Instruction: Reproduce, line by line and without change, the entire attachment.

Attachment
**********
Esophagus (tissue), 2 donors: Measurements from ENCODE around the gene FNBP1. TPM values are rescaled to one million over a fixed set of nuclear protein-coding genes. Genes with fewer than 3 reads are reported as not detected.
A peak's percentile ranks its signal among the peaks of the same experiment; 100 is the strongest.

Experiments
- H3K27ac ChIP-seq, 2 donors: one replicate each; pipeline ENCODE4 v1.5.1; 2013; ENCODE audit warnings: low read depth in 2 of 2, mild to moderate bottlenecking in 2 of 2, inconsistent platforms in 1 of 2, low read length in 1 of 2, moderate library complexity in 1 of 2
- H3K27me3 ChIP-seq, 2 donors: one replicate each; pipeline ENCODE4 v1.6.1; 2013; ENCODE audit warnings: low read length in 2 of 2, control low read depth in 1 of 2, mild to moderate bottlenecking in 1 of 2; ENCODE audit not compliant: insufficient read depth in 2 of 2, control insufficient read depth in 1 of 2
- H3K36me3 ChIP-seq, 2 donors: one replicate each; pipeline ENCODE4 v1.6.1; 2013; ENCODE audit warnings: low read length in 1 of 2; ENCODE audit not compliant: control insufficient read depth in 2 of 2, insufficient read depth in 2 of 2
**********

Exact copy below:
Esophagus (tissue), 2 donors: Measurements from ENCODE around the gene FNBP1. TPM values are rescaled to one million over a fixed set of nuclear protein-coding genes. Genes with fewer than 3 reads are reported as not detected.
A peak's percentile ranks its signal among the peaks of the same experiment; 100 is the strongest.

Experiments
- H3K27ac ChIP-seq, 2 donors: one replicate each; pipeline ENCODE4 v1.5.1; 2013; ENCODE audit warnings: low read depth in 2 of 2, mild to moderate bottlenecking in 2 of 2, inconsistent platforms in 1 of 2, low read length in 1 of 2, moderate library complexity in 1 of 2
- H3K27me3 ChIP-seq, 2 donors: one replicate each; pipeline ENCODE4 v1.6.1; 2013; ENCODE audit warnings: low read length in 2 of 2, control low read depth in 1 of 2, mild to moderate bottlenecking in 1 of 2; ENCODE audit not compliant: insufficient read depth in 2 of 2, control insufficient read depth in 1 of 2
- H3K36me3 ChIP-seq, 2 donors: one replicate each; pipeline ENCODE4 v1.6.1; 2013; ENCODE audit warnings: low read length in 1 of 2; ENCODE audit not compliant: control insufficient read depth in 2 of 2, insufficient read depth in 2 of 2